There’s a lot to be said about a liberal arts education. I’m really glad I went to the college I did and learned to write and to think critically about other people’s writing and to be able to articulate a point etc etc. I think the well-rounded experience of a liberal arts college is actually a super useful one to have…. however, one thing a liberal arts education does not afford you is an experience that can directly relate to a work environment. To be fair, most first jobs are going to be the same. They are going to be in a specific field that you most likely do not have much experience in (unless you went to graduate school for it, or studied the ancient art of puzzle making and then went on to become a puzzle maker.. obviously), and you just have to kind of hit the ground running with it. Some new jobs will make this transition easier and some will be virtually impossible, it really just hinges on how much they throw at you right away. It also depends on if you are able to handle the stress of juggling different things while learning new concepts without ending up in the fetal position under your desk or breaking down by the coffee maker. I’ve been told neither of those things are good moves in terms of career advancement.
Honestly, I feel like that’s the case with a larger majority of my company than others, mainly because they hire a huge percentage of liberal arts majors. I respect them for that, but at the same time, it means that for the beginning part of your employment you’re running around a bit just trying to figure out what everyone is talking about. And so many other people are doing the same thing. When I first started I was just super overwhelmed by it all. I would go to my team meetings and just sit there for an hour while everyone talked about highly complex reporting concepts of which I could not even begin to understand, and I would make random notes in my notebook about things that I thought I probably should figure out at some point in the near future but felt too awkward to ask anyone about it at that moment.
That went on for some time until I got over my fear of sounding like an idiot by asking questions. That was around the time that I figured out that it was idiotic not to ask questions, because no one knows everything and the people you are constantly pestering for help did the same thing at some point, and do the same thing themselves if they are trying to figure out something new. It’s just the nature of the game. It was also around this time that I started employing the above philosophy, namely pretend you know what’s going on until you figure it out. And surprisingly enough, I think it’s working. I thought I was barely concealing how much I am just stumbling along and semi understanding what I’m doing, but my boss told me at my six month review (yes I’ve been working here for six months by this point, it doesn’t feel like it) that he thought I was picking up concepts well and doing a good job. I refrained from telling him that it was all a lie, that I was usually confused and that I’m surprised no one has picked up on it yet. I thought maybe that wouldn’t be the best career move.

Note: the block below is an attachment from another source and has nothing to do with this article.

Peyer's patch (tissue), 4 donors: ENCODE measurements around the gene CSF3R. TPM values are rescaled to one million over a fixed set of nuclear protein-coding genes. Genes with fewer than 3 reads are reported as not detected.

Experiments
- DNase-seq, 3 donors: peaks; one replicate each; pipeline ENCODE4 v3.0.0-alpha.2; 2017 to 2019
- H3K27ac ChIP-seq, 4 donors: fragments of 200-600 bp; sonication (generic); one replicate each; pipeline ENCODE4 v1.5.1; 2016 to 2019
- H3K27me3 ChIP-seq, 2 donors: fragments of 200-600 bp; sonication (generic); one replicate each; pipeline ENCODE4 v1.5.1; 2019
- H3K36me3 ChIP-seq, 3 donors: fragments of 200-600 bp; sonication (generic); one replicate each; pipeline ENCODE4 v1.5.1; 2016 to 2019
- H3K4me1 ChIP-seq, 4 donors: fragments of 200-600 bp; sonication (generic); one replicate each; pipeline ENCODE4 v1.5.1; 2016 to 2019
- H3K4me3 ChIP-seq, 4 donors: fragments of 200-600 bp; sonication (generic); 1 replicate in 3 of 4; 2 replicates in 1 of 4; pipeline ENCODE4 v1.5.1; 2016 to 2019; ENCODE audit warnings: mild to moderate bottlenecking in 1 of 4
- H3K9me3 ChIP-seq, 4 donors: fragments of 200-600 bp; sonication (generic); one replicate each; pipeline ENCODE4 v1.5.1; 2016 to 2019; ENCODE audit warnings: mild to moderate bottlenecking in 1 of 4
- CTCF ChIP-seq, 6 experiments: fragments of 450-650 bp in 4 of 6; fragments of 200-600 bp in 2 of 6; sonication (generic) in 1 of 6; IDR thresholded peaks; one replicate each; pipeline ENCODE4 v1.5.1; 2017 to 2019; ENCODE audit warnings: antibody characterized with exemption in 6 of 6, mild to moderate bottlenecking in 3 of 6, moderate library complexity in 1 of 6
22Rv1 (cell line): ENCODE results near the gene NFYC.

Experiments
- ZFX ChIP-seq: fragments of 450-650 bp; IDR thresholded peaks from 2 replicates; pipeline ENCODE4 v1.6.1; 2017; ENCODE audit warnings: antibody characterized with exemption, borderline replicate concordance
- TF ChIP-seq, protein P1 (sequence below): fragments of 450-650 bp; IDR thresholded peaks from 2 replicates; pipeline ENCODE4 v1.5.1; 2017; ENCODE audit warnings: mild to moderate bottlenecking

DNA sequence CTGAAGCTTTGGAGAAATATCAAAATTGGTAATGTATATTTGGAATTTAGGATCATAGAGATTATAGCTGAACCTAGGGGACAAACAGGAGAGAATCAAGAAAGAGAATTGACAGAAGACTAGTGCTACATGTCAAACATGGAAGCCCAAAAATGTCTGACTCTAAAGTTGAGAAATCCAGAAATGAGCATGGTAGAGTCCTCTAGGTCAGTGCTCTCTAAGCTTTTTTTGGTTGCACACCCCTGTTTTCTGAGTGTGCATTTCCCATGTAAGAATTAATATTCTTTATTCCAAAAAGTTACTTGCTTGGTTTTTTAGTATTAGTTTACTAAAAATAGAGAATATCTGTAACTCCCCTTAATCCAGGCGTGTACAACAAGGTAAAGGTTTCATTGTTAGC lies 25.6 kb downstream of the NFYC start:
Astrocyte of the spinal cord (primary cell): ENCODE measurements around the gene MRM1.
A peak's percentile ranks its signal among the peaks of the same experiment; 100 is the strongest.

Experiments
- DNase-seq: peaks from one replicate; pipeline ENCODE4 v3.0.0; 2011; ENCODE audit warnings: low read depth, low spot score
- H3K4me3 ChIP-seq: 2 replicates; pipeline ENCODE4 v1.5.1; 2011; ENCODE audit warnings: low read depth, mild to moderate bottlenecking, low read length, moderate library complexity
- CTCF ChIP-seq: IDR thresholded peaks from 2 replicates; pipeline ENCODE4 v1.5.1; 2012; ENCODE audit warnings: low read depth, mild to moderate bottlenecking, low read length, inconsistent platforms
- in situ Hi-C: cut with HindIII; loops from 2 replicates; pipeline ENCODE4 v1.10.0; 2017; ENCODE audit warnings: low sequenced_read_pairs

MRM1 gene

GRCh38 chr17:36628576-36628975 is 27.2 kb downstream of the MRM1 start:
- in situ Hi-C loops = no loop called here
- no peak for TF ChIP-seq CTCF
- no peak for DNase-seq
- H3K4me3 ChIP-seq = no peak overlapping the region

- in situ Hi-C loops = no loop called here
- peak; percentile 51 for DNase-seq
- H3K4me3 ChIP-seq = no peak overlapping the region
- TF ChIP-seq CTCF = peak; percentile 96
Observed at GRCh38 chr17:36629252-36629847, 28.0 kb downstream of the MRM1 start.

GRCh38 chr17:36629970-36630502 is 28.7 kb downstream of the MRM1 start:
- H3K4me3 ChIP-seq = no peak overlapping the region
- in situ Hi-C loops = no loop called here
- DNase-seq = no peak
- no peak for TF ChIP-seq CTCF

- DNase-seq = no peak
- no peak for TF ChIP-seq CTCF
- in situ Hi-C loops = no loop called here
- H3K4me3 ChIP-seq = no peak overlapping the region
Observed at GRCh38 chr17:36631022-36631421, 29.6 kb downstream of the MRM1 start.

But it doesn’t stop there. A week or so before I left for the holidays (where I am proceeding to blow all of the vacation I have earned thus far) I was asked to be a mentor to a new hire in January. While I don’t have any real power over her or anything like that, I am meant to be a person to go to for questions that she feels too weird asking her boss. Someone is giving me authority over this person and I’m not really sure how it happened. Though honestly, I’m excited about it. I may not be the most knowledgable mentor around, but I am hoping to be the one of the more available ones, as well as someone my mentee will not be scared to go to with any of her questions. Not that I will necessarily know the answers to any of those questions, but at least I will have the experience of who she should bother next, and that’s something.